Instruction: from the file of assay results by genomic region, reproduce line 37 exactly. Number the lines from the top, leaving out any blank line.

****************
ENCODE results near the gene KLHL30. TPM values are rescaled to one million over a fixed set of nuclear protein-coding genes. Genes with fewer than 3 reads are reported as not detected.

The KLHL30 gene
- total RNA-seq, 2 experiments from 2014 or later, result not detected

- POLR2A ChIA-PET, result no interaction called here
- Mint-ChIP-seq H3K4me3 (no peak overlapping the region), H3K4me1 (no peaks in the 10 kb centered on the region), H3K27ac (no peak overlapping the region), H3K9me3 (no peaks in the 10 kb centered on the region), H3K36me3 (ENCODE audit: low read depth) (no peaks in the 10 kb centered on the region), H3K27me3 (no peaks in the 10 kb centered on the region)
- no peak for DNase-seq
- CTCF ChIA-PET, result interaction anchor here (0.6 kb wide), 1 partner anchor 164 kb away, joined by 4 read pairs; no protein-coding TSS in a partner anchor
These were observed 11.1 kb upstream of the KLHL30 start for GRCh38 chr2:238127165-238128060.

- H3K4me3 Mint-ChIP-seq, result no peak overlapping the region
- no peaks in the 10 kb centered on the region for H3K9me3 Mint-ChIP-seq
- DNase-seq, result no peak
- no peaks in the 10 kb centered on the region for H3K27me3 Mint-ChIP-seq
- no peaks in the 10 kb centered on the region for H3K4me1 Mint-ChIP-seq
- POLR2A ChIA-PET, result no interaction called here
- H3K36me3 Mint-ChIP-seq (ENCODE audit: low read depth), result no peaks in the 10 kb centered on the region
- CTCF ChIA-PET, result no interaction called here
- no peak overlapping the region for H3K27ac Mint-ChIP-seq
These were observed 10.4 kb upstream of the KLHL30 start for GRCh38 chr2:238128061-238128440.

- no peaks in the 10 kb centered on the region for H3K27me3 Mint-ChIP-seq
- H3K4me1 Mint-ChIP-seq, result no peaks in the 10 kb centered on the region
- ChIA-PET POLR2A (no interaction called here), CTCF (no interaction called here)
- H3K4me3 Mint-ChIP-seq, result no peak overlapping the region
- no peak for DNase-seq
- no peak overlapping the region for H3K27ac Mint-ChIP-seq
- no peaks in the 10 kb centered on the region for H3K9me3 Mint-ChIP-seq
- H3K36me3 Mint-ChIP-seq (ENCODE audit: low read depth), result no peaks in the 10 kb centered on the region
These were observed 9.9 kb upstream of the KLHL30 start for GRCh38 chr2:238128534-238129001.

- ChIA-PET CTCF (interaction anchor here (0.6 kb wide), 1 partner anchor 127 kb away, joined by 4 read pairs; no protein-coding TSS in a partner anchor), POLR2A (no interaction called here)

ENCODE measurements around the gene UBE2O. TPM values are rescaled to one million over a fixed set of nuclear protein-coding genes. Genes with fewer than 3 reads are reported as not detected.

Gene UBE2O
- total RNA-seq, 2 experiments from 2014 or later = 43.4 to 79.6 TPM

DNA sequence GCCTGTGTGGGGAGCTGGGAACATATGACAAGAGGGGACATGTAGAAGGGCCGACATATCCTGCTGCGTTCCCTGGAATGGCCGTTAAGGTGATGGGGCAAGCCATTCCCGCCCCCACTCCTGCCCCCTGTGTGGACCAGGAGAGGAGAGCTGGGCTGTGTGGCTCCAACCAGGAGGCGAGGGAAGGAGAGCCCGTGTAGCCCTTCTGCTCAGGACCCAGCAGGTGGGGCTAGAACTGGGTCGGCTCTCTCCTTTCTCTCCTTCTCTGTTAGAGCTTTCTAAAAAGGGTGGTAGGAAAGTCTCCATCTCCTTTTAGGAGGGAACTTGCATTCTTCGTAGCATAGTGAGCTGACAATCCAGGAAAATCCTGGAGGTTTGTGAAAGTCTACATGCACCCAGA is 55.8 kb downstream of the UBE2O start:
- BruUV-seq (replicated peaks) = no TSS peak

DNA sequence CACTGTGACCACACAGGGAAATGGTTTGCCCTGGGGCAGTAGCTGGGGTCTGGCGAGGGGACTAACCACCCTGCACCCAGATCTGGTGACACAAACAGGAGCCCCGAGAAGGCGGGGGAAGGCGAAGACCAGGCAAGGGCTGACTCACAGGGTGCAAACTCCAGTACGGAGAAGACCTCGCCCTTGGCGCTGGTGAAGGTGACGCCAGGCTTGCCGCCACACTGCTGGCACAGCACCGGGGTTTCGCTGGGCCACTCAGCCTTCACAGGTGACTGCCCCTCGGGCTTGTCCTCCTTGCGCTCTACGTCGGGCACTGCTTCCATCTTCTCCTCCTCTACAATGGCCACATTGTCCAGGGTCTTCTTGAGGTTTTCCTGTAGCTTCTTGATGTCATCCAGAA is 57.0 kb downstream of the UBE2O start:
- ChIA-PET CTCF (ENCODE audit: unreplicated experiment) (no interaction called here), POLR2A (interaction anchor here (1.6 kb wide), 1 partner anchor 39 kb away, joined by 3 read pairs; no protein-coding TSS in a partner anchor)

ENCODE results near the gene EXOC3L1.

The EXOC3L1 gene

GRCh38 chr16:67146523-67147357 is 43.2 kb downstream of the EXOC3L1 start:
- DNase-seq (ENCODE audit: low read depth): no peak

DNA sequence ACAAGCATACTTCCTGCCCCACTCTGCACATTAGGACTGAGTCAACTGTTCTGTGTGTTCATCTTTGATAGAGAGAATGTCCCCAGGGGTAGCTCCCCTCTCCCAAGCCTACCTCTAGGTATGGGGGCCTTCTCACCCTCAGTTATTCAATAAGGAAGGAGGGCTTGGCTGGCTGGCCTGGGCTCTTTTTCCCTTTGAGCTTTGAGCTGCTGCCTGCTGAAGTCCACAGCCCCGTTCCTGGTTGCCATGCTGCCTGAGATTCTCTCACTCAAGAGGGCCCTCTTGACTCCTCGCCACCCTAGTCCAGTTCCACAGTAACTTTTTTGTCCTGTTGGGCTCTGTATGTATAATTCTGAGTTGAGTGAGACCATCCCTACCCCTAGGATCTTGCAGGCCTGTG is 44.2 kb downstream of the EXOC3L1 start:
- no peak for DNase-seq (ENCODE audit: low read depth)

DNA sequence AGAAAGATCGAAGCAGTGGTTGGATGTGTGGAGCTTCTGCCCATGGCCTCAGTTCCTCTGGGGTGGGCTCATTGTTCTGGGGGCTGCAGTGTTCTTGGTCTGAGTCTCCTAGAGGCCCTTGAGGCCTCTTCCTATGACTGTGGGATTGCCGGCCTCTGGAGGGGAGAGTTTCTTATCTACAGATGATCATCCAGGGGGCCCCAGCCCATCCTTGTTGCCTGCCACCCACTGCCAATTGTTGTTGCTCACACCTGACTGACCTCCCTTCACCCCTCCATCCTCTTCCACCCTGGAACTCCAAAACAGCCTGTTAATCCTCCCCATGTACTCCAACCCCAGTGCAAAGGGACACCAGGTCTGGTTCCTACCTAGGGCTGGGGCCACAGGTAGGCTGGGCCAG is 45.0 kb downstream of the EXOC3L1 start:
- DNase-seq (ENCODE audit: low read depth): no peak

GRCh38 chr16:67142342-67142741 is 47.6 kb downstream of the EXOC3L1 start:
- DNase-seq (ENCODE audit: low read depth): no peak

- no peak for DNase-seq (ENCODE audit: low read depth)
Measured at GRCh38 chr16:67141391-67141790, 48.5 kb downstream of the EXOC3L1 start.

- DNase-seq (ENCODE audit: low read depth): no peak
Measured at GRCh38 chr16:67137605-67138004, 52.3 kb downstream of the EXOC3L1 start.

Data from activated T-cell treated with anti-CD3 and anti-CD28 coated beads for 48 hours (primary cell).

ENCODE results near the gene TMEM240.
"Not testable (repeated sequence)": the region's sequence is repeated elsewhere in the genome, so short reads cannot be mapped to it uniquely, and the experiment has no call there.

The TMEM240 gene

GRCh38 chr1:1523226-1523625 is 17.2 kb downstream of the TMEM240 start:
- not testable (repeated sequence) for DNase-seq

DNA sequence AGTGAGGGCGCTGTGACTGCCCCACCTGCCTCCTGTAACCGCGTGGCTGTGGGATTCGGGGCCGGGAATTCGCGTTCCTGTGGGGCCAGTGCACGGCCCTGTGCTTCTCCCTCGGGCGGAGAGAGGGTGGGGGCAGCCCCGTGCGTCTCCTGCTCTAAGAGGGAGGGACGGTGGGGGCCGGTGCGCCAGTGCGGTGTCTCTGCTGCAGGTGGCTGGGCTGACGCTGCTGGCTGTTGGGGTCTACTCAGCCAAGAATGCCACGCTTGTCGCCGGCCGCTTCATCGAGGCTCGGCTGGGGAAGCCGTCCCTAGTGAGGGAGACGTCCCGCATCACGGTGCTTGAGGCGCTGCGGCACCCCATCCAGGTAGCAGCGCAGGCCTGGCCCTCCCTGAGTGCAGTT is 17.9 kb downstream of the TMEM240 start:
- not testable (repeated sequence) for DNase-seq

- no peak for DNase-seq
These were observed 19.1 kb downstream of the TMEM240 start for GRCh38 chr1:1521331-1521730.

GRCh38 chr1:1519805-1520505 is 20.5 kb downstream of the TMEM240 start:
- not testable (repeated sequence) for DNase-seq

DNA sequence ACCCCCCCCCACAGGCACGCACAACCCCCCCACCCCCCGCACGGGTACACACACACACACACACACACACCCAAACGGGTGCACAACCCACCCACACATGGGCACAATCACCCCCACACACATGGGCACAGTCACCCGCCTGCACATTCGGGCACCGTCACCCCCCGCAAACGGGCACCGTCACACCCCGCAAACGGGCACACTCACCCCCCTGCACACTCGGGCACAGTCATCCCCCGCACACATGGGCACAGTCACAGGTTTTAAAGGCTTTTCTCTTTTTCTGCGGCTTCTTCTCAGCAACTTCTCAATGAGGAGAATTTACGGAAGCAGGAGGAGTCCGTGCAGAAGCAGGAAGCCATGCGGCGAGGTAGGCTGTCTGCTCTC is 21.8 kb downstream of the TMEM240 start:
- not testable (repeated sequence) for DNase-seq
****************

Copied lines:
The EXOC3L1 gene